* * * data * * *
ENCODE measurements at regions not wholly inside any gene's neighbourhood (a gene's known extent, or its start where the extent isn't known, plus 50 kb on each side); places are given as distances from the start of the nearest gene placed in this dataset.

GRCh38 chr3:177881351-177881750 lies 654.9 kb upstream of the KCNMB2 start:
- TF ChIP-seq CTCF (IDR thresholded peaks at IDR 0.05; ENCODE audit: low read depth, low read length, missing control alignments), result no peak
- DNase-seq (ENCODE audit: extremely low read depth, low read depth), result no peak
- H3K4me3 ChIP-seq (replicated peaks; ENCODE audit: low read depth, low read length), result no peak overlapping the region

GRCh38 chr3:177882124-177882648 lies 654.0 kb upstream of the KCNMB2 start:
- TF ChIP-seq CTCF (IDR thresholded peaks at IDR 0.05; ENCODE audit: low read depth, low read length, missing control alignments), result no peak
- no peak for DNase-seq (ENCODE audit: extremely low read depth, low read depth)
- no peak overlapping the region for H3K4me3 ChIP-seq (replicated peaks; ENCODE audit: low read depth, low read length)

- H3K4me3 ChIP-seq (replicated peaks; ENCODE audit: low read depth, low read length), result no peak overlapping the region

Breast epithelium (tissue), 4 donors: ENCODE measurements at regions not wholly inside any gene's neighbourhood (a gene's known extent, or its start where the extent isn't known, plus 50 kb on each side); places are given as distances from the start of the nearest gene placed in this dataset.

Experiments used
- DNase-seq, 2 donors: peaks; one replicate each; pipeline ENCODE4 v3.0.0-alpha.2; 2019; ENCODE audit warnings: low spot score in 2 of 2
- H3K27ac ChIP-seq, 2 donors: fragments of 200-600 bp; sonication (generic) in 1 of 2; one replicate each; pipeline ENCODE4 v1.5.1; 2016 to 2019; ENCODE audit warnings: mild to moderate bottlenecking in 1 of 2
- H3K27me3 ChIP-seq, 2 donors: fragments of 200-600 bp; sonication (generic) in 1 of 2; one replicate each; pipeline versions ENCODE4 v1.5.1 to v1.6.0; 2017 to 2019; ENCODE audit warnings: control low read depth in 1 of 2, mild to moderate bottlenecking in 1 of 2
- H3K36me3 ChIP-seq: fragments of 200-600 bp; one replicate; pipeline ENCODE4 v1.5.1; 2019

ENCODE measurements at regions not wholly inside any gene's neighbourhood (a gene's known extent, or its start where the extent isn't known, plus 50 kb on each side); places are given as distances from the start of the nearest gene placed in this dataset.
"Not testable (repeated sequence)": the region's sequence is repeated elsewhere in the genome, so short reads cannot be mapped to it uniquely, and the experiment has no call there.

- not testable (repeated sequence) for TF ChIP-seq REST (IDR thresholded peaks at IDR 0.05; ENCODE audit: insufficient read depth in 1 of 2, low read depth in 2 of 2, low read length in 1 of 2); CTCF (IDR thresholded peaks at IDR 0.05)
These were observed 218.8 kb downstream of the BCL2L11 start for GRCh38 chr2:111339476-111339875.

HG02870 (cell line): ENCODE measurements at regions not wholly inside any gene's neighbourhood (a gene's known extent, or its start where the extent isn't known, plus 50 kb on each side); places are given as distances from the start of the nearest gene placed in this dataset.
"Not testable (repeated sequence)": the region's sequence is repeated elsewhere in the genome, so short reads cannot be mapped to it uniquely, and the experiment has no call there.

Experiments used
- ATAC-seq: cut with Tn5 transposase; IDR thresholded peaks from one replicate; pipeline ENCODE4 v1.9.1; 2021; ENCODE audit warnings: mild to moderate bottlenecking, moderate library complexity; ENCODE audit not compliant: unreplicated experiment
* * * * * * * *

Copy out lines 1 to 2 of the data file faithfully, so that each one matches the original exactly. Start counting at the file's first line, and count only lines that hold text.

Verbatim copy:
ENCODE measurements at regions not wholly inside any gene's neighbourhood (a gene's known extent, or its start where the extent isn't known, plus 50 kb on each side); places are given as distances from the start of the nearest gene placed in this dataset.

GRCh38 chr3:177881351-177881750 lies 654.9 kb upstream of the KCNMB2 start: